Handball players talk about the game getting in their blood, coursing through their veins for a lifetime. In Kendler's case, this is especially true. His grandfather, Bob Kendler, founded the USHA in 1951 after deciding the AAU was not adequately promoting the sport. A driven and prickly man, Bob Kendler at one time had employed almost every top U.S. handball player, in his Skokie, Ill., real estate empire, before he went bankrupt in 1980. He saw his grandson play one pro tournament before he died in 1982.
Recent surveys show that 10.5 million Americans play racquetball, compared with two million who play handball, despite the fact that racquetball is a relatively new game—it was invented here in 1949—while handball was imported from Ireland in the mid-1800s. Because handball requires ambidexterity, it is difficult to master; because the rubber ball is hard, it is painful to learn. To close the gap, the USHA has recently introduced a softer ball on which to wean new players. "The people who play with the harder ball are the people who want a challenge," says Carl Porter Jr., the 56-year-old president of the 10,000-member USHA. "Compared to racquetball, we think we have the more demanding game."
The striking motion in handball is a cross between a second baseman's snap throw to first and a boxer's punch. While Alvarado is mainly a righty and Jon Kendler a lefty, each can smack a winning kill shot with his "off" hand from deep in the court, a vast change from the old "sword-and-shield" days when a player only gambled on a winner with his strong hand at short range. Because Kendler's left elbow ached from the combat of a pro stop last March, he began his finals match by serving with his right. That gave Alvarado a slight advantage, which he quickly exploited, driving shots into every nook and corner along the bottom of the front wall. Kendler covered the court with surprising quickness for his gangly frame but eventually succumbed 21-17 in the first game.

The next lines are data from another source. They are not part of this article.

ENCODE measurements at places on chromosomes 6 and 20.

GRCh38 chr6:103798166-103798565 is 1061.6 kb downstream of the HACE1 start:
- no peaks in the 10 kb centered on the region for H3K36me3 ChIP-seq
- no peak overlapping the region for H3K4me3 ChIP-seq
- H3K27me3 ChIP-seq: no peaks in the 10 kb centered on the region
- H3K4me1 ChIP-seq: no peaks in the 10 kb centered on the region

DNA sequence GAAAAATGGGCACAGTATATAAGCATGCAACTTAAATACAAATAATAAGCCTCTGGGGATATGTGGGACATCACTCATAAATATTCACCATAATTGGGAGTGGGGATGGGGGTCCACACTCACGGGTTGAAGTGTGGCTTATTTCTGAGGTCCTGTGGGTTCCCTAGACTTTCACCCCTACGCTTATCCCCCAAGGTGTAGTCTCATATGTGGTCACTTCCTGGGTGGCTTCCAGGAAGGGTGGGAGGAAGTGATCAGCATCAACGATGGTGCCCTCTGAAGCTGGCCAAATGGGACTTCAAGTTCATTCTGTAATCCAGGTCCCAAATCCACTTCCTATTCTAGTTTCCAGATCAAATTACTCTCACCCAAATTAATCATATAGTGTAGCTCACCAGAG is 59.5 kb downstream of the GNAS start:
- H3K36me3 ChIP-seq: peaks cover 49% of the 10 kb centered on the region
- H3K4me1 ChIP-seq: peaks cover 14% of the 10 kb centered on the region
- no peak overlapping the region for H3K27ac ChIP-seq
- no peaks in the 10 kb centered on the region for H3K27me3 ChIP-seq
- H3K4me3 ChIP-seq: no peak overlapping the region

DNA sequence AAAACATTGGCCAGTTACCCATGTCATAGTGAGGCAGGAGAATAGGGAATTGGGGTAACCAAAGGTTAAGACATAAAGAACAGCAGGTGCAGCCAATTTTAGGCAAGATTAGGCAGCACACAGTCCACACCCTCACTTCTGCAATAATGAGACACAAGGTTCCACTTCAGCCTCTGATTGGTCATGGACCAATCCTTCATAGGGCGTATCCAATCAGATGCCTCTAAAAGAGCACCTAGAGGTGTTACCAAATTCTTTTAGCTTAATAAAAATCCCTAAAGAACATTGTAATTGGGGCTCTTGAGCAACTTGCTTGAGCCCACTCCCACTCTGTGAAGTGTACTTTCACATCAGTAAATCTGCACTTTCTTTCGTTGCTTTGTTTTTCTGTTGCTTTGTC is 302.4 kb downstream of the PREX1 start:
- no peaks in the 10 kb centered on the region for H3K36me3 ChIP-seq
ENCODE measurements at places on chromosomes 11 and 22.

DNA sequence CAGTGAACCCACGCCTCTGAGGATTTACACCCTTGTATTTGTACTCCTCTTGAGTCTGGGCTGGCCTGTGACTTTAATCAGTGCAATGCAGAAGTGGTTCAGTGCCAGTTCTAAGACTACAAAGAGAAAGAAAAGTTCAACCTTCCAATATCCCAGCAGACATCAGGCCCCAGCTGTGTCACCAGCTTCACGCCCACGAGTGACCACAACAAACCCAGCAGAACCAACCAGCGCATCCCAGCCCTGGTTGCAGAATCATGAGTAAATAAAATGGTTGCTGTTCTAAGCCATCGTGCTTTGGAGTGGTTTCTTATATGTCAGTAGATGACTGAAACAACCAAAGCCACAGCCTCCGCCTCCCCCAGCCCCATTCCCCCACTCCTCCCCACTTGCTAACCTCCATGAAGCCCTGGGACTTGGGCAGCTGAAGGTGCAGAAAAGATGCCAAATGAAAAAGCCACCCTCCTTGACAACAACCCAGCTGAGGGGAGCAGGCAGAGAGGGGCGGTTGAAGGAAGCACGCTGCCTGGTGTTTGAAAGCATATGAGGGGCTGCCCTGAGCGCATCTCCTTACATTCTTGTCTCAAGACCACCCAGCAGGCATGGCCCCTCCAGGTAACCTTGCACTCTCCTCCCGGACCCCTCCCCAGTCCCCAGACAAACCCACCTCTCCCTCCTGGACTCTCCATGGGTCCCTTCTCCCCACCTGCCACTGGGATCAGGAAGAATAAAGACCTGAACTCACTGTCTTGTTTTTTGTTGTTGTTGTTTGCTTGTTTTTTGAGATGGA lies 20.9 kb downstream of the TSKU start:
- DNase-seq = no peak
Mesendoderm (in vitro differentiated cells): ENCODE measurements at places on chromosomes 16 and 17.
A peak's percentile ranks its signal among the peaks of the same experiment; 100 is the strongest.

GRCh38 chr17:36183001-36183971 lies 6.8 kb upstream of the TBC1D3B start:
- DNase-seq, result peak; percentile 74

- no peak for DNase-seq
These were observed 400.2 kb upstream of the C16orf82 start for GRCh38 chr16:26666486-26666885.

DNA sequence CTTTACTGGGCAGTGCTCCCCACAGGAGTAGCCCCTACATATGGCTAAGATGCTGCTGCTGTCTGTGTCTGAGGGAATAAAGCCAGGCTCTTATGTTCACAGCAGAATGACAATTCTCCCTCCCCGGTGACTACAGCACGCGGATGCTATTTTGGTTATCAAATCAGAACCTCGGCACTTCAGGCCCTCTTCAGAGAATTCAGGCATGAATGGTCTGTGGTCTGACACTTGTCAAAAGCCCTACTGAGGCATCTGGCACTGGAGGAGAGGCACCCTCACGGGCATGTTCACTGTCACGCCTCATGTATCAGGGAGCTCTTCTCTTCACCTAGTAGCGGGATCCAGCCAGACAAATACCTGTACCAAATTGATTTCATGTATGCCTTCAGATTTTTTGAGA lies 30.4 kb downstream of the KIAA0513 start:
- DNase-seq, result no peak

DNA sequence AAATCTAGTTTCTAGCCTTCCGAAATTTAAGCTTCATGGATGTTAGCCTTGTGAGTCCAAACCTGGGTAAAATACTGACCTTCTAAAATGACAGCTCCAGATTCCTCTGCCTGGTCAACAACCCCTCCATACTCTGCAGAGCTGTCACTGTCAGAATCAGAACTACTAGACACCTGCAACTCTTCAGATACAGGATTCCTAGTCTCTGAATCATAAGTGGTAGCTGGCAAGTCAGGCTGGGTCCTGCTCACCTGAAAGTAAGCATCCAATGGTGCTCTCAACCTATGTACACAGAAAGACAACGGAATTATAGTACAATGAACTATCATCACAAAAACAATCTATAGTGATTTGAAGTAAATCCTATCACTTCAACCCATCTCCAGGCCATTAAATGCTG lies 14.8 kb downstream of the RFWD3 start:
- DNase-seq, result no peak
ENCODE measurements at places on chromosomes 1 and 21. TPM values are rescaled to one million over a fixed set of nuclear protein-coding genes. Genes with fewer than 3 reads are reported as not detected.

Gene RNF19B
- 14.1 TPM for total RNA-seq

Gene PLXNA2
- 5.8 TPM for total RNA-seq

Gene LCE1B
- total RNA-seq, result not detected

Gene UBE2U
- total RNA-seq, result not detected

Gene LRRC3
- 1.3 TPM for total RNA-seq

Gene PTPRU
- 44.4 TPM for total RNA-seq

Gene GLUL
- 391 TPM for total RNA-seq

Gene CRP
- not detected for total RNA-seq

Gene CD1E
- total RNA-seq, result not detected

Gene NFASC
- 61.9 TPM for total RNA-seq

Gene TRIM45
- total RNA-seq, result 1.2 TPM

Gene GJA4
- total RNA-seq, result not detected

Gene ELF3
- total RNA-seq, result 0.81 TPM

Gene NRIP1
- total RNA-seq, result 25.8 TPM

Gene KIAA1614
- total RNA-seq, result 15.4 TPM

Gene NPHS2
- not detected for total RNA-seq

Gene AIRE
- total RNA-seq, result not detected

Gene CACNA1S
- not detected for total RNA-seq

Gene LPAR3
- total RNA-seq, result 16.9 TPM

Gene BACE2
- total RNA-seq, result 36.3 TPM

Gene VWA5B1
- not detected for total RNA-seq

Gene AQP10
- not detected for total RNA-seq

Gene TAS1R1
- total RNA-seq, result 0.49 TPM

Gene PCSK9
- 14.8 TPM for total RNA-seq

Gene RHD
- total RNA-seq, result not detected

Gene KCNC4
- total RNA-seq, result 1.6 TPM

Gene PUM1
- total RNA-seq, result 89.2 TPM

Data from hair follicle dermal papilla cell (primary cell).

Kendler went back to his southpaw serve for the second game. He rushed out to a 12-1 lead and, before Houdini could concoct an escape, triumphed 21-11. That set set up an 11-point tiebreaker.
Alvarado is considered by many to be the best server of all time. By striking the ball from the bottom he can impart spin to make the ball bounce left (known as a "natural"), or by hitting it on top he can make it rebound right (a "reverse") off the front wall. Trailing 5-6 in the tiebreaker, Alvarado tore off three service winners. Then, for the first time in the match, he launched a "Z-serve"—one that strikes the front wall, then the left sidewall and zings back into the right corner. That made it 9-6. Kendler scored again, but Alvarado followed with another "Z" to lead 10-7. He served an unreturnable winner for the victory, and screamed in triumph.
Alvarado, whose nickname is el Gato, the Cat, shook his opponent's hand and punctuated his conquest by springing from the floor onto the front wall. Naty Jr., who had won the 17-and-under division, fell into his father's sweaty hug. "I could see it in his eyes when it was 10-7 that he was going to do it," said Naty Jr. "It was like seeing victory."
The eyes of Naty Sr. would gleam later as he thought of how high he had leaped against the wall after the victory. "I got so far up, I thought, What am I doing way up here?" he said. But as the rest of the handball elite stomped and shouted "Viva, el Gato!" it was clear that up there was where Naty Alvarado belonged.